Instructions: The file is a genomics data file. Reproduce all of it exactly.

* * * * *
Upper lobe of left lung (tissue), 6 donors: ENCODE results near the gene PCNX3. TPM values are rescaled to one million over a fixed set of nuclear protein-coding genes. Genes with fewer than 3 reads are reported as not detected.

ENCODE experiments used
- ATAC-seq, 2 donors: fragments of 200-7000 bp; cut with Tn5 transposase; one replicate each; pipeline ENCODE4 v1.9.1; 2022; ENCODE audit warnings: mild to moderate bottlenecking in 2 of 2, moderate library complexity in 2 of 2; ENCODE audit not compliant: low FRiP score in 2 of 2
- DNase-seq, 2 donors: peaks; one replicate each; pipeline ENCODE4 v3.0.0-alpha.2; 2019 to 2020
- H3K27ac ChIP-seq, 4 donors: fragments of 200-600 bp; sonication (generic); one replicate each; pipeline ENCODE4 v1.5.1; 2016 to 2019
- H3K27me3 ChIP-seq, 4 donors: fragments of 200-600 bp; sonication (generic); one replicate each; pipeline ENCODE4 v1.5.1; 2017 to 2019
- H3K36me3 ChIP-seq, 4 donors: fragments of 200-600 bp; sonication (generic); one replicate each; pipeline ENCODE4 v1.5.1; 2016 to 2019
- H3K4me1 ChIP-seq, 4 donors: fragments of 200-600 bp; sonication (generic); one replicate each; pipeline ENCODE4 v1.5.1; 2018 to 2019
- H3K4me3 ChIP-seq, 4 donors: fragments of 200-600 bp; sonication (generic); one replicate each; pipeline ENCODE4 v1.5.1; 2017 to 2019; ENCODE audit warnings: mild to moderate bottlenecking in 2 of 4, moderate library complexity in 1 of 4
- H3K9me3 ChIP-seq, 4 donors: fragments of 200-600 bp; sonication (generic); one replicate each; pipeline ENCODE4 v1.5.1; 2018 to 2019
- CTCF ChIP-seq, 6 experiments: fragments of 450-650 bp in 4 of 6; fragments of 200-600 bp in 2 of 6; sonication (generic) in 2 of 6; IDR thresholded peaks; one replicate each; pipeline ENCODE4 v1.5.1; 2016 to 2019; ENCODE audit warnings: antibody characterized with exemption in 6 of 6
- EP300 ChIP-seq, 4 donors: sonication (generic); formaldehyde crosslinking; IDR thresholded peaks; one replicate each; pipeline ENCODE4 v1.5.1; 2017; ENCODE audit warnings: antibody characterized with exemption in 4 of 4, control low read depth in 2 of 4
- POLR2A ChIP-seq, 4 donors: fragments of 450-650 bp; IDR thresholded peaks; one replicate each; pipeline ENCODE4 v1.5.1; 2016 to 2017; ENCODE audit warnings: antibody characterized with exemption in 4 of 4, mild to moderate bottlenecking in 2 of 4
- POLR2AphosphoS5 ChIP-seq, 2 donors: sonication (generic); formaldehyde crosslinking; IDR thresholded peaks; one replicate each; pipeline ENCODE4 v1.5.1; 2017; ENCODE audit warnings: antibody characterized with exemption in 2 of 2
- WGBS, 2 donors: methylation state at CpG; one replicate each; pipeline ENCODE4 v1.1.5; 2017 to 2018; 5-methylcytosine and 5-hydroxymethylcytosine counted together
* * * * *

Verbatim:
Upper lobe of left lung (tissue), 6 donors: ENCODE results near the gene PCNX3. TPM values are rescaled to one million over a fixed set of nuclear protein-coding genes. Genes with fewer than 3 reads are reported as not detected.

ENCODE experiments used
- ATAC-seq, 2 donors: fragments of 200-7000 bp; cut with Tn5 transposase; one replicate each; pipeline ENCODE4 v1.9.1; 2022; ENCODE audit warnings: mild to moderate bottlenecking in 2 of 2, moderate library complexity in 2 of 2; ENCODE audit not compliant: low FRiP score in 2 of 2
- DNase-seq, 2 donors: peaks; one replicate each; pipeline ENCODE4 v3.0.0-alpha.2; 2019 to 2020
- H3K27ac ChIP-seq, 4 donors: fragments of 200-600 bp; sonication (generic); one replicate each; pipeline ENCODE4 v1.5.1; 2016 to 2019
- H3K27me3 ChIP-seq, 4 donors: fragments of 200-600 bp; sonication (generic); one replicate each; pipeline ENCODE4 v1.5.1; 2017 to 2019
- H3K36me3 ChIP-seq, 4 donors: fragments of 200-600 bp; sonication (generic); one replicate each; pipeline ENCODE4 v1.5.1; 2016 to 2019
- H3K4me1 ChIP-seq, 4 donors: fragments of 200-600 bp; sonication (generic); one replicate each; pipeline ENCODE4 v1.5.1; 2018 to 2019
- H3K4me3 ChIP-seq, 4 donors: fragments of 200-600 bp; sonication (generic); one replicate each; pipeline ENCODE4 v1.5.1; 2017 to 2019; ENCODE audit warnings: mild to moderate bottlenecking in 2 of 4, moderate library complexity in 1 of 4
- H3K9me3 ChIP-seq, 4 donors: fragments of 200-600 bp; sonication (generic); one replicate each; pipeline ENCODE4 v1.5.1; 2018 to 2019
- CTCF ChIP-seq, 6 experiments: fragments of 450-650 bp in 4 of 6; fragments of 200-600 bp in 2 of 6; sonication (generic) in 2 of 6; IDR thresholded peaks; one replicate each; pipeline ENCODE4 v1.5.1; 2016 to 2019; ENCODE audit warnings: antibody characterized with exemption in 6 of 6
- EP300 ChIP-seq, 4 donors: sonication (generic); formaldehyde crosslinking; IDR thresholded peaks; one replicate each; pipeline ENCODE4 v1.5.1; 2017; ENCODE audit warnings: antibody characterized with exemption in 4 of 4, control low read depth in 2 of 4
- POLR2A ChIP-seq, 4 donors: fragments of 450-650 bp; IDR thresholded peaks; one replicate each; pipeline ENCODE4 v1.5.1; 2016 to 2017; ENCODE audit warnings: antibody characterized with exemption in 4 of 4, mild to moderate bottlenecking in 2 of 4
- POLR2AphosphoS5 ChIP-seq, 2 donors: sonication (generic); formaldehyde crosslinking; IDR thresholded peaks; one replicate each; pipeline ENCODE4 v1.5.1; 2017; ENCODE audit warnings: antibody characterized with exemption in 2 of 2
- WGBS, 2 donors: methylation state at CpG; one replicate each; pipeline ENCODE4 v1.1.5; 2017 to 2018; 5-methylcytosine and 5-hydroxymethylcytosine counted together